Microsoft is taking the next step in its quest to try to keep Windows PCs relevant by bringing Edge to iOS and Android.
Microsoft isn't doing this in the way many had thought it might. The company is not porting the Edge browser to iOS and Android. It is instead bringing the Edge "experience" (its look and feel) -- in the form of new apps -- to these non-Windows platforms.
Microsoft is not bringing Edge apps to iOS and Android simply in order to give users running Windows 10 PCs alongside non-Windows phones a better way to sync their bookmarks, favorites, tabs and Reading View, even though that will happen as a by-product.
Instead, Microsoft's main intent in bringing Edge to iOS and Android is to improve its "Continue on PC" feature that it's been touting for Windows 10.
"By far, the majority of our Windows 10 users have iOS and Android phones," said Joe Belfiore, vice president of Windows Experience, during a phone interview I had with him this week. "But there's no good system to unify PCs with these phones. These two (Edge for iOS and Android) apps will knit all this together for all our customers."
With "Continue on PC," users will be able to share a web site, app, photo, and other information from their phones to their Windows 10 PCs in a faster and more seamless way.
Instead of using the underlying Microsoft EdgeHTML rendering engine, the iOS Edge app will use Webkit like Apple does, and the Android Edge app will use the Chromium Blink engine.
Starting today, October 5, iOS users can test the Edge preview app by accessing it through Apple TestFlight. Android phone users can sign up to try out the Android version of the Edge preview app, which Microsoft officials said will be coming "soon."
Belfiore said. Initially, both versions of Edge for iOS and Edge for Android will be in US English only, but Microsoft officials say they'll expand to other languages/countries as it expands the preview.
Not all of the features that ultimately will be supported in the Edge apps for iOS and Android will be available right out of the gate. For example, roaming passwords, history, and tabs are not there yet. And support for iPads and Android tablets will be added at some point in the future.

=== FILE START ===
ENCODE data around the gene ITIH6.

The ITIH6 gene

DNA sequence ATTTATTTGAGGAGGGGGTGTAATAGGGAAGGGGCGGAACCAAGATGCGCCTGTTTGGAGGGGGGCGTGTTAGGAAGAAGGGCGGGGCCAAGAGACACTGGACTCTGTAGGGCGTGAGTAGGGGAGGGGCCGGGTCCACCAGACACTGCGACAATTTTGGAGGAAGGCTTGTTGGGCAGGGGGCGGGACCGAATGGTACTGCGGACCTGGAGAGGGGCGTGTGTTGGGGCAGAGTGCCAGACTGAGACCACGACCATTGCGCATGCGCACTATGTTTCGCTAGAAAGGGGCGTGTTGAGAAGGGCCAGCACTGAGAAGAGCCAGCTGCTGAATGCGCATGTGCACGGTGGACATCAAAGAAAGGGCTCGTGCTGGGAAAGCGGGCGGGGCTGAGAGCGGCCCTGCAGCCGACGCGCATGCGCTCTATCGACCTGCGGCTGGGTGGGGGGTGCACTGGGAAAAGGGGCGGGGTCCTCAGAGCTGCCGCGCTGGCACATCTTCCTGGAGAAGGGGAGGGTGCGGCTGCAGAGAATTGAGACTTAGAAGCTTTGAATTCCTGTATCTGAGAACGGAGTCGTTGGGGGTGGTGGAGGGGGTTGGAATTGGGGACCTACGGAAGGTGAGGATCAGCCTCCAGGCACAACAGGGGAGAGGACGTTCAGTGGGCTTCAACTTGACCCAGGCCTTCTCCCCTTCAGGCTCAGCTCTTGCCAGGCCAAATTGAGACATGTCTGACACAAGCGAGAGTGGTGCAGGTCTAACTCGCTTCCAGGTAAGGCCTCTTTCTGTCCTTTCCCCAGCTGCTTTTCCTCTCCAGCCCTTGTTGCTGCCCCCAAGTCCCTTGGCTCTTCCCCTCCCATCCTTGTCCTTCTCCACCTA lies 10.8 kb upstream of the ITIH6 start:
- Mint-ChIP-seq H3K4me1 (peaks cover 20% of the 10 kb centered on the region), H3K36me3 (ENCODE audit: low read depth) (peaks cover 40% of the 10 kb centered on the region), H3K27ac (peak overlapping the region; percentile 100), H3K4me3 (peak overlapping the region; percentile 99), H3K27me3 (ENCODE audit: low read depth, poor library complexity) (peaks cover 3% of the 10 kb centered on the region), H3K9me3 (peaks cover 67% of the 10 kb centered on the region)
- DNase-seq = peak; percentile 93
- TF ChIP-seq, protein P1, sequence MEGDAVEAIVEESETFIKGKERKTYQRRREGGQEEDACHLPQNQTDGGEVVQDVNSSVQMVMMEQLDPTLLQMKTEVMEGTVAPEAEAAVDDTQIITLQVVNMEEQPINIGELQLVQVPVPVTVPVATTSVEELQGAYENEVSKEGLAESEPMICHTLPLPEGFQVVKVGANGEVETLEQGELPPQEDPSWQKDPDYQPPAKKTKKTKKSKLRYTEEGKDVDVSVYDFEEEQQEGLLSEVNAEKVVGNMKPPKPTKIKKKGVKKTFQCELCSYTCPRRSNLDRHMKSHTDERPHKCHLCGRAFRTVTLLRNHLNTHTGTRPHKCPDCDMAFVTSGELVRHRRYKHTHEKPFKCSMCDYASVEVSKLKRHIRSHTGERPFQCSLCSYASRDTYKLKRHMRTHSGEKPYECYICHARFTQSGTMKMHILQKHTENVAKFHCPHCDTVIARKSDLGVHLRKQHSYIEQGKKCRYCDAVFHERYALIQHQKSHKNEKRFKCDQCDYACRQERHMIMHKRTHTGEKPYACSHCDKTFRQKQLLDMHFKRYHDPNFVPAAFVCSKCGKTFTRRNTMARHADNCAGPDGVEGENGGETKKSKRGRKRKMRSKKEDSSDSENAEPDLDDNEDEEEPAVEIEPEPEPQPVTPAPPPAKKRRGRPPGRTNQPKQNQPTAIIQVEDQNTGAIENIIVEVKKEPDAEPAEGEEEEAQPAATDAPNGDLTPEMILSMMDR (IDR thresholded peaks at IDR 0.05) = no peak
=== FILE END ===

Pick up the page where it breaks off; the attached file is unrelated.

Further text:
Those testing these new apps will only be able to get the full "Continue on PC" experience at this point if they are Windows Insiders. But once the final Windows 10 Fall Creators Update is available, which happens starting October 17, anyone with a Windows 10 PC running that version of Windows along with these new preview apps will be able to try out the "Continue on PC" feature, officials said.
Microsoft has been testing an early version of "Continue on PC" with Windows Insiders since this summer. That version of the feature, which required testers to link their Windows 10 PCs to their iPhones or Android phones, and enabled them to share a web page from Safari or Chrome which they could view on their Windows 10 PCs by adding an item to share on their phones. Belfiore said Microsoft will continue to enable this version of the "Continue on PC" scenario but it won't be as simple or feature rich as the one that will be offered via the new Edge apps for iOS and Android.
"Microsoft won't promote this (original "Continue on PC") version, but we won't take it away," he said.
Microsoft also is updating its Arrow Launcher for Android today and renaming it "Microsoft Launcher." A beta of Microsoft Launcher is available in the Google Play Store today for those interested in testing it.
Microsoft Launcher is more customizable and feature-rich than Arrow, Belfiore said. Microsoft wants users to come to see the Launcher as delivering the best way for Android phone users to stay connected to their Windows 10 PCs. Microsoft is adding the ability to put People as icons on Android home screen so that users ultimately will be able to call, send texts, and send and receive notifications directly to those contacts.
Microsoft also is working to make the Launcher the best way to use the "Continue on PC" feature. For example, by pressing and holding a photo, that photo will open automatically on a Windows 10 PC either immediately or later (through a link in the Action Center), Belfiore said. The Microsoft Launcher also includes a customizable feed including news, recent activities, favorite people, and most-used apps for those who want it.
One way to think about what Microsoft is doing on Android is trying to bring some of the features that were popular with Windows Phone users to the platform. The ability to customize the home screen (though not with Live Tiles like Windows Phone), the focus on People at the center, an ability to more easily sync experiences across PCs and phones are all hallmarks of Windows Mobile/Windows Phone, Belfiore noted.
"All these things are what Windows Phone users loved and love and are what we want to bring (to Android)," he said.
The bigger-picture reason Microsoft is bringing these new Edge and Launcher apps to market is to try to find ways to keep Windows PCs part of the increasingly mobile-centric computing market. This is a strategy Microsoft first outlined at its Build conference earlier this year.
On a related note, Microsoft still is contemplating how and if it might make its Edge browser an app available through the Windows Store, Belfiore said. Microsoft officials said years back this was the plan, but to date, Microsoft has not separated the browser from the Windows 10 operating system so that it can be updated separately and more frequently through the Store.
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